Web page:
In 2008, Jeremy Clarkson published his bank details in his Sun newspaper column to prove nobody could take money from his account. Somebody then donated £500 to a Diabetes charity from his account.
A 9-year-old boy decided he wanted to help the families of fallen US soldiers. He started a Facebook page and eventually traded up to $900 worth of Disney gift certificates, airfare and hotel credits. He then gave the trip to a 2-year-old girl who had lost her father in Afghanistan.
Bai Fangli, “a Chinese pedicab driver”, “donated 350,000 yuan (US$54,958 in 2015) over a span of 18 years to enable more than 300 poor students to continue with their studies”. He “wore second hand discarded clothes”, “lived in a shabby house”, “ate humble food” and donated most of his income.
In the middle of the Great Depression, a man placed an offer in an Ohio newspaper, saying: If you’re in trouble, write me. Many people sent him desperate letters, needing things like shoes, a coat, mercy, food, and to save their family from despair. And back came checks, under a pseudonym.
Kirk Kerkorian, the richest person in Los Angeles, has dispensed more than $200 million and a school, and he has never allowed anything to be named in his honor.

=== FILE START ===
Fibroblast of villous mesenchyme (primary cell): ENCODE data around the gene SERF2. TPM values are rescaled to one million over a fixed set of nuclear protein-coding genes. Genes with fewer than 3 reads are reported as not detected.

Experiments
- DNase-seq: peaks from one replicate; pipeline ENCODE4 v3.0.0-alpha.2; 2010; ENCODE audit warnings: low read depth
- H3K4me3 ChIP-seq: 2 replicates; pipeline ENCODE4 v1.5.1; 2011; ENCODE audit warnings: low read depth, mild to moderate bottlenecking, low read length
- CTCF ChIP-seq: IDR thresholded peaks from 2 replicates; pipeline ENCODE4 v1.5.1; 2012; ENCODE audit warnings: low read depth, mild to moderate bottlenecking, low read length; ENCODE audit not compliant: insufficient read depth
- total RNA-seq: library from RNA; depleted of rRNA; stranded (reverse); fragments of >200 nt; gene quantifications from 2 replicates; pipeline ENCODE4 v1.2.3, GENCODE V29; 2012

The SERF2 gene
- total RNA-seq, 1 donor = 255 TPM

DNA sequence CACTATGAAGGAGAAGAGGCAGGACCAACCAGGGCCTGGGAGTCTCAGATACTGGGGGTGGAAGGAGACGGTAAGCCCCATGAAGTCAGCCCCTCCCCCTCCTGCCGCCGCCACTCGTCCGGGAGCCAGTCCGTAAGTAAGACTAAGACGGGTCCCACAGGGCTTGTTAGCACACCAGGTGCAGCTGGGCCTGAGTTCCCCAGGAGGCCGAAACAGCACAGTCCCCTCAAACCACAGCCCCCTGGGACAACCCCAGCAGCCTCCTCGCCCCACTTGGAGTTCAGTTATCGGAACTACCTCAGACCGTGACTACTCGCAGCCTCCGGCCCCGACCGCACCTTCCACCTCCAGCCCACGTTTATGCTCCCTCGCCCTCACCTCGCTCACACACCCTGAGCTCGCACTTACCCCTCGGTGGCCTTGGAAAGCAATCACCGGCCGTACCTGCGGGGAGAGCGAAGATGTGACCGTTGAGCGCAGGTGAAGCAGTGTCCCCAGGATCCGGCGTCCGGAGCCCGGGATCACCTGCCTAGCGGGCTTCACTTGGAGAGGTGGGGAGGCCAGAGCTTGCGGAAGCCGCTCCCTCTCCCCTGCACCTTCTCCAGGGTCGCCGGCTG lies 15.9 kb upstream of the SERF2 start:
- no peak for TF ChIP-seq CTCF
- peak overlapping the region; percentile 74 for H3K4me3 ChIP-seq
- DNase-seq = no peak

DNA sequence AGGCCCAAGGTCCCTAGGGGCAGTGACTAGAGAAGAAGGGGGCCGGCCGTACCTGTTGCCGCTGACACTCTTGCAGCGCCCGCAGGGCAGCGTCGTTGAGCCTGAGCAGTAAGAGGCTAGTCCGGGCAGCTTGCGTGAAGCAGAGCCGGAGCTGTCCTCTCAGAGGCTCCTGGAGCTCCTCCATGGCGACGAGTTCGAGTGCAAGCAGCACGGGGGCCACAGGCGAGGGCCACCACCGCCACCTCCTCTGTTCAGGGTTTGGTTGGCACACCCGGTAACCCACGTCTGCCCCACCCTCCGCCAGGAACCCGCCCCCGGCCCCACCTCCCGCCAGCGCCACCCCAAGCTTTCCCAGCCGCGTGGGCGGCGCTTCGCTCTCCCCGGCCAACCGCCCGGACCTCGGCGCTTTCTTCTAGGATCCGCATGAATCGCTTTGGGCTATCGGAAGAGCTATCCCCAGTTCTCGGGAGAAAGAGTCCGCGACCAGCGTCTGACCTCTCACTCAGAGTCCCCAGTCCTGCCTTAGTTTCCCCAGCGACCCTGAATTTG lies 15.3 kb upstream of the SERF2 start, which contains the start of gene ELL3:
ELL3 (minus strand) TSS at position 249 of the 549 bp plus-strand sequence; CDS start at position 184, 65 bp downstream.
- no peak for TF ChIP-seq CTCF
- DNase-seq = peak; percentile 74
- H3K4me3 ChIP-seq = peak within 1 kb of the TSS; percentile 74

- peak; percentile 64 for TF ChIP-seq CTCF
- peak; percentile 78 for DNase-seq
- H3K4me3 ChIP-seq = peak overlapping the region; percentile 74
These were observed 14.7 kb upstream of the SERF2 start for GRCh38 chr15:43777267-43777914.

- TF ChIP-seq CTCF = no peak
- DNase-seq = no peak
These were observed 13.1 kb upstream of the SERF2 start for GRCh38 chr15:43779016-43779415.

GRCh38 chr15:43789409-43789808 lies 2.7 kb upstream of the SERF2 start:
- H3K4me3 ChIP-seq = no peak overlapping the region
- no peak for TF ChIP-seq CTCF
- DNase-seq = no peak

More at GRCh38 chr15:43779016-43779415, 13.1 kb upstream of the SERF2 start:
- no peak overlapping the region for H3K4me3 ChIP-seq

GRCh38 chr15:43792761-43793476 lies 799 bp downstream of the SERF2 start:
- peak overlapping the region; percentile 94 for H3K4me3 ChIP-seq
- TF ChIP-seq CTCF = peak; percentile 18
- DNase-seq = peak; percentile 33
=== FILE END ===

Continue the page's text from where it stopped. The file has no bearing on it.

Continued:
A 10 year old boy in China spent 2 years collecting 160,000 plastic bottles, raising $2,700. He donated all this money, and his own savings of $30, to orphans of AIDS victims.
Walt Disney gave his housekeeper, Thelma Pearl Howard, shares of Disney stock every year for her birthday and Christmas. She died a multi-millionaire at the age of 79. And she gave a lot away to a charity for homeless kids in her will.
The “ALS Ice Bucket Challenge” that swept the Internet in 2014 raised $115 million, of which 67% went to research, 20% to patient and community services, and 9% to public and professional education. In addition, the ALS Association has since tripled its annual budget for research. And the guy who started it is broke and has 80K in medical bills a month.
Ecosia search engine turns the revenue into lush greenery. The company uses its income from the ads to plant trees all over the world. On average, it takes around 45 searches to plant a tree.
Derreck Kayongo collected barely-used bars of soap from hotels, melted them together, and distributed them to poor countries. He’s the founder of the Global Soap Project, which improves access to basic sanitation and reduces disease and child mortality.